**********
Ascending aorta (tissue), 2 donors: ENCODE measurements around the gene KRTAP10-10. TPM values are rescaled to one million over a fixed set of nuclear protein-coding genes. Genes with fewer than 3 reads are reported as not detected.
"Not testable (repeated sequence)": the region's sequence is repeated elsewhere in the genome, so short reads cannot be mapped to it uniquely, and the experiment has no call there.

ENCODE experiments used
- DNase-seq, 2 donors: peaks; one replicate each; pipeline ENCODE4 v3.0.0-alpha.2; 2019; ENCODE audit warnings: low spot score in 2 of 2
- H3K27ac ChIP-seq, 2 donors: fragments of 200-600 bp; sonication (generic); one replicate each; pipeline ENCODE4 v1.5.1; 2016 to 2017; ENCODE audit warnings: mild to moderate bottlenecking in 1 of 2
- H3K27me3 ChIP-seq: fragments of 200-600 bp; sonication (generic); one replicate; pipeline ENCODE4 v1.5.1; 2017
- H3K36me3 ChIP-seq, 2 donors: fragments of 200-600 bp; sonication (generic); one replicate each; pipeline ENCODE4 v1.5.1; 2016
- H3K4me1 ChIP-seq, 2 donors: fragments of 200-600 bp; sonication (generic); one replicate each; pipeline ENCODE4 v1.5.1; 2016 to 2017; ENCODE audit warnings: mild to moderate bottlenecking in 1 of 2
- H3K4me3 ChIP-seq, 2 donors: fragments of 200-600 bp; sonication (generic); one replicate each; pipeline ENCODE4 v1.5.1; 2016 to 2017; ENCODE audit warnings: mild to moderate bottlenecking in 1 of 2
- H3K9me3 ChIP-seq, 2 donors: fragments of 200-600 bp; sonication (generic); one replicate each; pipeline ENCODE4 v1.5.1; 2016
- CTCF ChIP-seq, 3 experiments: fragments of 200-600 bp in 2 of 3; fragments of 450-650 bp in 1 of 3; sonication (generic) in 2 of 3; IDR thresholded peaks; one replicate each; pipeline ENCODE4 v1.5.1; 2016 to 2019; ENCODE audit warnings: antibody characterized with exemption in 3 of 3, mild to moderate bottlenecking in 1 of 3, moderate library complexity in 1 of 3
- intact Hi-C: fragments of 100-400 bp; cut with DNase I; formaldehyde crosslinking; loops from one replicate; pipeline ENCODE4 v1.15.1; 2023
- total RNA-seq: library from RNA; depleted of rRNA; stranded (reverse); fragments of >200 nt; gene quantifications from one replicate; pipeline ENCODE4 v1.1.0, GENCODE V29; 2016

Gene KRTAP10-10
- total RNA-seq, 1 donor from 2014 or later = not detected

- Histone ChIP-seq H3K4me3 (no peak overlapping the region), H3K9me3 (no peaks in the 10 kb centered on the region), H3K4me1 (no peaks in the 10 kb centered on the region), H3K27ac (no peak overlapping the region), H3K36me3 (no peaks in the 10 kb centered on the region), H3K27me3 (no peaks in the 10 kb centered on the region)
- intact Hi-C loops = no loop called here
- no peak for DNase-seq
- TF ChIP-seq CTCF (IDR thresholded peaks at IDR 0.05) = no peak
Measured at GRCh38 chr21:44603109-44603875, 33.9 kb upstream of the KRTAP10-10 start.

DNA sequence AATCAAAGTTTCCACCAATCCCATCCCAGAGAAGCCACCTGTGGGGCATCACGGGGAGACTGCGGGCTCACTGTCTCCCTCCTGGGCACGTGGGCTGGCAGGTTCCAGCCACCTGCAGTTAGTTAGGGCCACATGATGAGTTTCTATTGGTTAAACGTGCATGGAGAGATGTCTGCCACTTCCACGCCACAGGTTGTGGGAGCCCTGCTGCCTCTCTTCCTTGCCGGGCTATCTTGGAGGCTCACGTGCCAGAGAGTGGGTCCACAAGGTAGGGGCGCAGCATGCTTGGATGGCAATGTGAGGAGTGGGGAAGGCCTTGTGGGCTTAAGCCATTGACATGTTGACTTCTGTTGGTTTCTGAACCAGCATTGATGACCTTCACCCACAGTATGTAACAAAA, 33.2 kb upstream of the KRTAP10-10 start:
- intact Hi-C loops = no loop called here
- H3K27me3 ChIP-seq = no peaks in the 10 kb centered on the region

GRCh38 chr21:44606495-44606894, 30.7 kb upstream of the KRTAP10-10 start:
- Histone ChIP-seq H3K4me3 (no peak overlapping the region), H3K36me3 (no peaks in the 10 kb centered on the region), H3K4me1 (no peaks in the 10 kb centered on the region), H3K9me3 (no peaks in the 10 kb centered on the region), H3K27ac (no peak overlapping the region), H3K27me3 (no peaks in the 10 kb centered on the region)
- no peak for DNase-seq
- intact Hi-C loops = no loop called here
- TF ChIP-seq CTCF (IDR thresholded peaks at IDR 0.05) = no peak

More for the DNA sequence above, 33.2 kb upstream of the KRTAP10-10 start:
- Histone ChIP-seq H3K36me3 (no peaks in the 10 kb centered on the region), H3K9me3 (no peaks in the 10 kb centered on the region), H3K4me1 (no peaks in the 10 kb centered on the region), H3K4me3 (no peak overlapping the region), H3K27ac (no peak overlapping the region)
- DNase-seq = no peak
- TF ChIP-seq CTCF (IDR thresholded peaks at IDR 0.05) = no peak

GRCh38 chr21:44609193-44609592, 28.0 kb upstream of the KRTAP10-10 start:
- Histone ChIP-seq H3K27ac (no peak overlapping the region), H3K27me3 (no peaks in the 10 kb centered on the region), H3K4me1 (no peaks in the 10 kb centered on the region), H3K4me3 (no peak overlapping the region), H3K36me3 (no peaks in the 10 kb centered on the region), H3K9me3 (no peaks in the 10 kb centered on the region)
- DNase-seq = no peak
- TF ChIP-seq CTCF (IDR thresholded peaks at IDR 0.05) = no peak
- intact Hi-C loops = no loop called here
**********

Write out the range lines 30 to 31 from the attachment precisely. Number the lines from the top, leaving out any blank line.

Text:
- Histone ChIP-seq H3K36me3 (no peaks in the 10 kb centered on the region), H3K9me3 (no peaks in the 10 kb centered on the region), H3K4me1 (no peaks in the 10 kb centered on the region), H3K4me3 (no peak overlapping the region), H3K27ac (no peak overlapping the region)
- DNase-seq = no peak